Wednesday, January 30, 2013

My kid's other mom

Some children have an imaginary friend. My 5-year-old has an imaginary mom. He calls her “My other mom,” and regales us with all sorts of tales about her life. And she has quite a life! While I sometimes think I’m doing OK in my attempts to have it all, I have nothing on this woman:

*She works for McKinsey, the management consulting firm

*She has 18 children. Curiously, two of the other children are my 3-year-old and 1-year-old; I like that even in his alternate universe, my 5-year-old kept his siblings

How, you might ask, has she done all this? She’s 99 years old. My son isn’t aware of the dilemma of the biological clock, so in his mind, she had much of this time to build her career and family. She isn’t doing it on her own. She’s married to my son’s other dad, though we hear less about this gentleman than we do about the other mom. His other dad was, for a while, 33 years old. I think my 5-year-old picked up that we thought this was funny, and so now he’s started saying the father is 45. Not that that’s less cougar-ish, really. When my son got into watching Crocodile Hunter, he claimed Steve Irwin was his other dad for a while. We haven’t told him the story yet of what happened to Steve Irwin (who died 8 months before my son was born).

Recently, he’s decided that Steve Irwin is not his other dad. But his other mother has similarly crazy adventures. She’s taken my 5-year-old to Australia, to Africa, to Russia, to Hawaii, to the myriad other places he’s studied on his maps and his atlas. She’s patient with him on plane trips, though as he told me this morning “People thought she was crazy to take a 3-year-old on a trip to Australia!” She lived in Botswana for a while. This came out when my son once told me that “You’re my favorite mommy!” I thanked him and he clarified that “You’re my favorite mommy in the United States.” His other mother had sub-Saharan Africa covered.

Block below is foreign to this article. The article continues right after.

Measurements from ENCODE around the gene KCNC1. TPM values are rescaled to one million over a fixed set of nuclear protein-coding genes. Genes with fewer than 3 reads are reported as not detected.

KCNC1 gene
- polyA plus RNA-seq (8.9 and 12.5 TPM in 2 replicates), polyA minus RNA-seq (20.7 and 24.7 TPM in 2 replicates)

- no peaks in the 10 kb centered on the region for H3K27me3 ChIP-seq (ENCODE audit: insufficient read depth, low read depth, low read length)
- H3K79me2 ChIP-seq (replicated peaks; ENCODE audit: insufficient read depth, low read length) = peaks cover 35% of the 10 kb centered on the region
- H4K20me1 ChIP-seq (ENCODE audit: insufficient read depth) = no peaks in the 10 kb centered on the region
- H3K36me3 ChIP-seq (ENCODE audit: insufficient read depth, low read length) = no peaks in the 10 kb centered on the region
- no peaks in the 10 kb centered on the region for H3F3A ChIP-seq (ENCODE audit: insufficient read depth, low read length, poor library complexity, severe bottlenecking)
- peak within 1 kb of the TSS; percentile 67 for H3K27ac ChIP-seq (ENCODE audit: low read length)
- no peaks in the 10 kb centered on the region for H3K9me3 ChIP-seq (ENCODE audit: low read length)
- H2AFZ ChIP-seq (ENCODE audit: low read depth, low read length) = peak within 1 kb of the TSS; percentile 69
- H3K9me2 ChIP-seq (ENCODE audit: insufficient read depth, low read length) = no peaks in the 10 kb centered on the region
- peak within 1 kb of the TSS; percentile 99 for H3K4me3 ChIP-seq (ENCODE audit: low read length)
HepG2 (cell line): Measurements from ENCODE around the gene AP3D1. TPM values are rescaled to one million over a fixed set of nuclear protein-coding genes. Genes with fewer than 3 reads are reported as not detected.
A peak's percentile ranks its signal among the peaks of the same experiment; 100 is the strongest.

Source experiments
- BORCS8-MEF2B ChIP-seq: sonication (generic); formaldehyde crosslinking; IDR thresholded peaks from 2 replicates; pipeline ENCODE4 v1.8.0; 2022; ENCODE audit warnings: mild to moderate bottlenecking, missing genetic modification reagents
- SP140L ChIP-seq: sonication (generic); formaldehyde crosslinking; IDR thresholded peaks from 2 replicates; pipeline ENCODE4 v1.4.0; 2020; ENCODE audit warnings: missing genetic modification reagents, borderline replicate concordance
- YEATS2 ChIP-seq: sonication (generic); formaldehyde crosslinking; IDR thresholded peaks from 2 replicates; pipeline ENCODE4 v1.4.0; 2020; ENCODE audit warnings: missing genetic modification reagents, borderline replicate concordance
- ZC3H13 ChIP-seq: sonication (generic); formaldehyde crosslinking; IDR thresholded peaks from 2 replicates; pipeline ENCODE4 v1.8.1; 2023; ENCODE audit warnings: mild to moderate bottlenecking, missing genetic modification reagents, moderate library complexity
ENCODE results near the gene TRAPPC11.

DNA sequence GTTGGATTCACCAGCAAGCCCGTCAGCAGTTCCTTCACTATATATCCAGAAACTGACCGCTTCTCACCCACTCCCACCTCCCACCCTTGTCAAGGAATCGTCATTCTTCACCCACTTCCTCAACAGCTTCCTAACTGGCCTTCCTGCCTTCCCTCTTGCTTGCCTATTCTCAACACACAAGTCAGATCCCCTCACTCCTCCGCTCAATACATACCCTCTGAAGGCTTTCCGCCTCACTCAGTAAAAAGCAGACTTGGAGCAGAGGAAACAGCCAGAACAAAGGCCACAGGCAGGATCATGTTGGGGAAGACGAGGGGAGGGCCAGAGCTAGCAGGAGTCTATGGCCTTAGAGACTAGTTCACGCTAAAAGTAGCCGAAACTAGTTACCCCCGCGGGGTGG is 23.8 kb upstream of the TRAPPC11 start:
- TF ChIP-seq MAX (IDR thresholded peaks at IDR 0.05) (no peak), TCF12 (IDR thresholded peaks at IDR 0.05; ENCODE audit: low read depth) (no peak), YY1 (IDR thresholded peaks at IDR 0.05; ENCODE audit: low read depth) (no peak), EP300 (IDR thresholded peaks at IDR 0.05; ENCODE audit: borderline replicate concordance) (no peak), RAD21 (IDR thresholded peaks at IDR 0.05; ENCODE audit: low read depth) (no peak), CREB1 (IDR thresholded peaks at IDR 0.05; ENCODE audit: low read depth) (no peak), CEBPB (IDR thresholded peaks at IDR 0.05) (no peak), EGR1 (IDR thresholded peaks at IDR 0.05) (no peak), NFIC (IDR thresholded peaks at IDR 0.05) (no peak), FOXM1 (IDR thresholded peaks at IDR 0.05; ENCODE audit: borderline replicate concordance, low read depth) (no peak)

Crucially, she lets him have a cat. This is a major point of contention between us. I am adamant that I can’t have another living thing depending on me -- I’m not even watering my house plants anymore -- and the kids aren’t old enough to take care of a pet. My son’s other mother doesn’t have such problems because hey, she can do anything. Remember the part about her big career and 18 kids?

The other mother ebbs and flows in the frequency of her mentions. I thought she’d stayed in San Diego this summer when my son didn’t mention her for about two weeks after the trip. This would be keeping with a fine family tradition of imaginary friends staying on the west coast. When I was growing up, my family lived in San Diego for three months when I was 8 and my little brother was 3. He had a friend called “Baby Crunchy” who did everything with us, but stayed behind when we moved back to North Carolina. Alas, after a few weeks, the other mother was back, and she’s been with us pretty steadily since.

Have your children had imaginary playmates or parents?

Cross-posted at

Monday, January 28, 2013

A new year, a new start (and silly mistakes)

It's been a while since my last Gifted Exchange post (OK, more than 6 weeks). We'll call it a long holiday break, and I'll try to dive back in.

Today's topic: small mistakes on assessments, and the outsized impact they can have. Many parents of gifted kids can sympathize with this problem. A child has moved far ahead in math on his own, and zones out during class. He makes some small mistakes on a test on grade level material because he hasn't been studying it. But then the take away is, well, how can he be advanced? See, he gets Bs on tests!

How should a parent address this? Is it worth encouraging a child to really pay attention during tests? To spend time studying what the child already knows? How should one explain this? (Yes, we know you know how to do this, but other people at your school don't spend as much time with you and don't know it?) How does one convey that a child is doing more advanced work at home?

I'm curious how parents have dealt with the problem of small mistakes.